Classical: The Compact Collection

Rob Cowan on the Week's CD Releases
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THE YOUNG man whom Tchaikovsky once considered to be his successor, and who went on to pen this century's most famous piano concerto, suffered a devastating blow when, in 1897, his First Symphony was given the critical thumbs down. And yet "Rachmaninov One" positively seethes with Tchaikovskian passion. The outer movements suggest an imperious grandeur that spells Old Russia in every bar: the opening is black as night; the lyrical second subject is serenely beautiful; and the finale's rousing introduction (once used as the theme tune to Panorama) is both fierce and festive.

It was almost 50 years before the symphony enjoyed a second performance, and 20 more before a respectable commercial recording hit the shelves. Since then it has enjoyed the attentions of numerous accomplished maestros, not least Mariss Jansons, whose new EMI recording with the St Petersburg Philharmonic has colossal impact - especially from the lower strings and bass drum. Jansons is especially effective in the finale's dramatic opening, where distant muted horn-calls stop the thrilling first idea dead in its tracks.

The fill-up is Rachmaninov's surging evocation of Arnold Bocklin's painting The Isle of the Dead, with its swaying pulse and obsessively swelling lines. The performance is, if anything, even finer, and the sound quality is just as impressive.

Moving south, and with the heat full on, the harpsichordist Andreas Staier lights the touch-paper for some explosive pre-Classical "Variations on the Spanish Fandango". I doubt that many readers will have encountered a more viscerally exciting disc of (relatively) early music - certainly not in terms of performance standards. The opening selection is the best known, Antonio Soler's 10-minute Fandango, with its sexy melody line, propulsive rhythms and scorching harmonies. Staier rounds off his programme in the company of his fellow-harpsichordist Christine Schornheim and Adela Gonzales Campa on castanets, for a powerhouse arrangement of the Fandango from Boccherini's Fourth Quintet. Both pieces are wild as the wind - though there are colourful, and occasionally more restful, diversions midway from the composers Sebastian de Albero, Josep Galles, Felix Mximo Lopez and Jose Ferrer. Once sampled, Staier's sizzling Fandango extravaganza will be a favourite visitor to your CD tray. If you love Domenico Scarlatti, then you'll surely adore this superbly recorded programme.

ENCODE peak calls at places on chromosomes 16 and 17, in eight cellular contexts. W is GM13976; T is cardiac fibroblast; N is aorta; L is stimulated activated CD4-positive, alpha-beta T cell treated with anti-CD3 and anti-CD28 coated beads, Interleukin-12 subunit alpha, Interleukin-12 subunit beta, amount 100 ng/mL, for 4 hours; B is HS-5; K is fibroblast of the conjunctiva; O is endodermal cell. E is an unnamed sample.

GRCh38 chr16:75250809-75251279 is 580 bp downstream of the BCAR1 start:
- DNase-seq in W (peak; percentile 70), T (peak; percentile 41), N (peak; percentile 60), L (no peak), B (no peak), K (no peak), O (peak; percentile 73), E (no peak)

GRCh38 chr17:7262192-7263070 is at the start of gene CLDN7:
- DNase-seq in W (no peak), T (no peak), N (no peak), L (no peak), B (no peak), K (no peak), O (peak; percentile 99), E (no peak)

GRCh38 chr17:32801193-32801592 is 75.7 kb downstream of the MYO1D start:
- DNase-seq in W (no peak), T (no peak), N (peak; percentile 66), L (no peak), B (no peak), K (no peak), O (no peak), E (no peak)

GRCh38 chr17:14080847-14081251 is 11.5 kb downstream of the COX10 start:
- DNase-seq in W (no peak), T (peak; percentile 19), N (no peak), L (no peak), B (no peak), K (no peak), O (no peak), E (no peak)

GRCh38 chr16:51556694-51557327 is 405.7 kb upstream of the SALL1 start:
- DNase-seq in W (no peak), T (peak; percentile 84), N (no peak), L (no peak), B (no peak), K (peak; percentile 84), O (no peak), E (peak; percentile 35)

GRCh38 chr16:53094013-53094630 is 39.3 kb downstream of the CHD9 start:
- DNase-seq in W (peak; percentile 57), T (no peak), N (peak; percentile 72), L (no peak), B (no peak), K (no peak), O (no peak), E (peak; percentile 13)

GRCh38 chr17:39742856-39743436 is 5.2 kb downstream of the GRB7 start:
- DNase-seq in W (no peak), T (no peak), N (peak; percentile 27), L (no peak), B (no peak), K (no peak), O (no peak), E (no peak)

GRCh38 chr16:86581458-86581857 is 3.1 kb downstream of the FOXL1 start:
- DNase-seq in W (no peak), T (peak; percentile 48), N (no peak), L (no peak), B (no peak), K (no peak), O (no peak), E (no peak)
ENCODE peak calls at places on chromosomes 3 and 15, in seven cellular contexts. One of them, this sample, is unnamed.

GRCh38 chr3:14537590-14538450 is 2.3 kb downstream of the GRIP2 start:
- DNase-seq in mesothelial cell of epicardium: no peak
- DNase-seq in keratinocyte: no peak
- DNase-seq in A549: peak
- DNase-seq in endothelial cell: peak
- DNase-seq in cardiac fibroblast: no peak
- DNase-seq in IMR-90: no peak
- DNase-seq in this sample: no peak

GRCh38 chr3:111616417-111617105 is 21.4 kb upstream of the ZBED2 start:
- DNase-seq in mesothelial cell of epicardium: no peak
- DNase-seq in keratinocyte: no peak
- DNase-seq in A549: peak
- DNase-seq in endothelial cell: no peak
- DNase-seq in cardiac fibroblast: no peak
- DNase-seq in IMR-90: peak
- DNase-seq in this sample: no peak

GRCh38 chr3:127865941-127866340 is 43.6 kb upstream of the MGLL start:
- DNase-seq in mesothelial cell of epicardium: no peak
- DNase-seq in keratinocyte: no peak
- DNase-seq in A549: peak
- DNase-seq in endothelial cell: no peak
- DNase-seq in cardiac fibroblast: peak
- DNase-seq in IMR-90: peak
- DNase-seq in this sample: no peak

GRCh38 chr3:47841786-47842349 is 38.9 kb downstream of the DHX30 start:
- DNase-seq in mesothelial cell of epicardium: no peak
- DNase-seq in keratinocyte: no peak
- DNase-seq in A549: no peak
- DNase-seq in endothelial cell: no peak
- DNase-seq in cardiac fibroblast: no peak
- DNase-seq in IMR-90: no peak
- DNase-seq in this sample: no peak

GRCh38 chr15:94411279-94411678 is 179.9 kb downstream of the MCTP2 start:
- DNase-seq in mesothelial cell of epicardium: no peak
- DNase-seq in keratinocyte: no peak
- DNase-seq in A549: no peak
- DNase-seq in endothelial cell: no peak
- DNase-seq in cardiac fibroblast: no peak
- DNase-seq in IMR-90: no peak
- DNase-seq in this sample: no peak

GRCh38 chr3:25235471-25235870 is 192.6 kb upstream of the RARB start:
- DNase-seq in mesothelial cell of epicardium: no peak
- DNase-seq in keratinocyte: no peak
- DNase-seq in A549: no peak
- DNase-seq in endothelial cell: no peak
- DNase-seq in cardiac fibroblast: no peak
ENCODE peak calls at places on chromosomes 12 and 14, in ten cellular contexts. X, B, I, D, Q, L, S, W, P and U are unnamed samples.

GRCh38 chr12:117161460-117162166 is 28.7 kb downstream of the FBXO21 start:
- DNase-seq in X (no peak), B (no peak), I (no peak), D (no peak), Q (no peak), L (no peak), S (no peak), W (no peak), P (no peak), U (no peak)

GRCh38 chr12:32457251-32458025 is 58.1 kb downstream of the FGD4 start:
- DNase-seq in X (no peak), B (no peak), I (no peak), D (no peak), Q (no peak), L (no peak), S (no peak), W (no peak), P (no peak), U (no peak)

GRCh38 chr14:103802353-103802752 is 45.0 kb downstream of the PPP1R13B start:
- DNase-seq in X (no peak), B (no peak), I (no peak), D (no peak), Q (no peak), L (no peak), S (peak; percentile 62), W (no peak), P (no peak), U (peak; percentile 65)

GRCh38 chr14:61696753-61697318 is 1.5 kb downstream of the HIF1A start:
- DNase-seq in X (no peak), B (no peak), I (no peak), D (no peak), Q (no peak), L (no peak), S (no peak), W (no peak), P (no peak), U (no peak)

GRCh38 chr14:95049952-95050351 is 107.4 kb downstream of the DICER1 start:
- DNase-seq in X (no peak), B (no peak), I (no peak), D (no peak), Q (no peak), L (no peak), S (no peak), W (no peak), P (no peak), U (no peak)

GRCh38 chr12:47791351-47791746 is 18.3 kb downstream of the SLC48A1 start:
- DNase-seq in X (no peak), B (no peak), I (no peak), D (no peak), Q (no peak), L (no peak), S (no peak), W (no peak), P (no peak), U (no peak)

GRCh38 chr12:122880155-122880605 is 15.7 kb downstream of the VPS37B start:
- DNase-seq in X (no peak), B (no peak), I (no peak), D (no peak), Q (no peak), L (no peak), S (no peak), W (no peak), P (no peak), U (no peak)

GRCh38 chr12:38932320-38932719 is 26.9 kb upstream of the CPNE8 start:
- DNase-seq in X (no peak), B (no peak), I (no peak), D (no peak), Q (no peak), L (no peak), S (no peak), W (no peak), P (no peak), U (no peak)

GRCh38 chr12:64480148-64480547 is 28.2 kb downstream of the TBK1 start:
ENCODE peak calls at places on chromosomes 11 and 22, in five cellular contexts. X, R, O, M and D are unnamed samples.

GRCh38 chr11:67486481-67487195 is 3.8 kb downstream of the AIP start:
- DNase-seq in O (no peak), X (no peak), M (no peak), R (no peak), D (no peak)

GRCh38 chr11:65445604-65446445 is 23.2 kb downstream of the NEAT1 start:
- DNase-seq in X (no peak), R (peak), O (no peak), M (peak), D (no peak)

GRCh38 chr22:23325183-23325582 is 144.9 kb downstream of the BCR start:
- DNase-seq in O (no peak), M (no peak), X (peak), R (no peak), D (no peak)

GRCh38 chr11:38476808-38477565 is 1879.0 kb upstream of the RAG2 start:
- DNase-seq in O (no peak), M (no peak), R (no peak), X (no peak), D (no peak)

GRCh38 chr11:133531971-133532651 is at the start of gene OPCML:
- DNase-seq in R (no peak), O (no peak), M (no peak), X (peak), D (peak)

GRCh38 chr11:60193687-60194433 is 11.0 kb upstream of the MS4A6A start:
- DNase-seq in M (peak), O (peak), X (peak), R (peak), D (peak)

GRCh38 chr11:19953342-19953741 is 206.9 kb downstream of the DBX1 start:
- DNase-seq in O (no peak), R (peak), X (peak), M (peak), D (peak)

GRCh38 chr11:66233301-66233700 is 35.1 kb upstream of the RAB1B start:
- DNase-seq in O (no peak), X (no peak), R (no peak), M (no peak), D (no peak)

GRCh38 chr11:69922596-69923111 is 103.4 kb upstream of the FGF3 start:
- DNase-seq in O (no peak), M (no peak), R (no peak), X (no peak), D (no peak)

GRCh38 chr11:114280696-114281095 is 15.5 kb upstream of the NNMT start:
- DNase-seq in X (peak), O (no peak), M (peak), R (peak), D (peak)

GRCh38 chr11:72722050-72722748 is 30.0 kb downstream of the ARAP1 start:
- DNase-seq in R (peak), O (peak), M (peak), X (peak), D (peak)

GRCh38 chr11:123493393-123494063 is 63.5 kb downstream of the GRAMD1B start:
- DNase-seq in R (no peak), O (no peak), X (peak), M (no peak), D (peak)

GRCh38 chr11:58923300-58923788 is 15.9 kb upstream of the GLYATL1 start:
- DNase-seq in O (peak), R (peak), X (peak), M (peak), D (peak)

Sound quality takes something of a backward slide for a bewitching though sonically compromised 77 minutes in the company of the great Polish piano virtuoso Ignaz Friedman. Connoisseurs have been waxing lyrical over Friedman's playing for years, and for good reason. Who else launches Chopin's "Revolutionary" Study with such incredible finger velocity, raising an aural storm in the process but with every note intact? Mendelssohn's elfin E minor Scherzo is a rocket trailed by stardust; Chopin's A flat Polonaise is all thunder and pride, and Hummel's elegant Rondo becomes a tonal hurricane.

But rather than play the disc straight through, I would start at the very end (track 22) with the most poetic and subtly voiced performance of Chopin's 16th Nocturne ever recorded. Then, you might move back to tracks 1 (Hummel), 8 (Mendelssohn) and 9 (Friedman's own adorable "Elle Danse"). Four previously unissued tracks add further confirmation of Friedman's pianistic genius, and APR's annotation is exemplary.

Rachmaninov/Jansons: EMI CDC5 56754 2 Fandangos/Staier: Teldec 3984-21468-2

Ignaz Friedman: APR 5508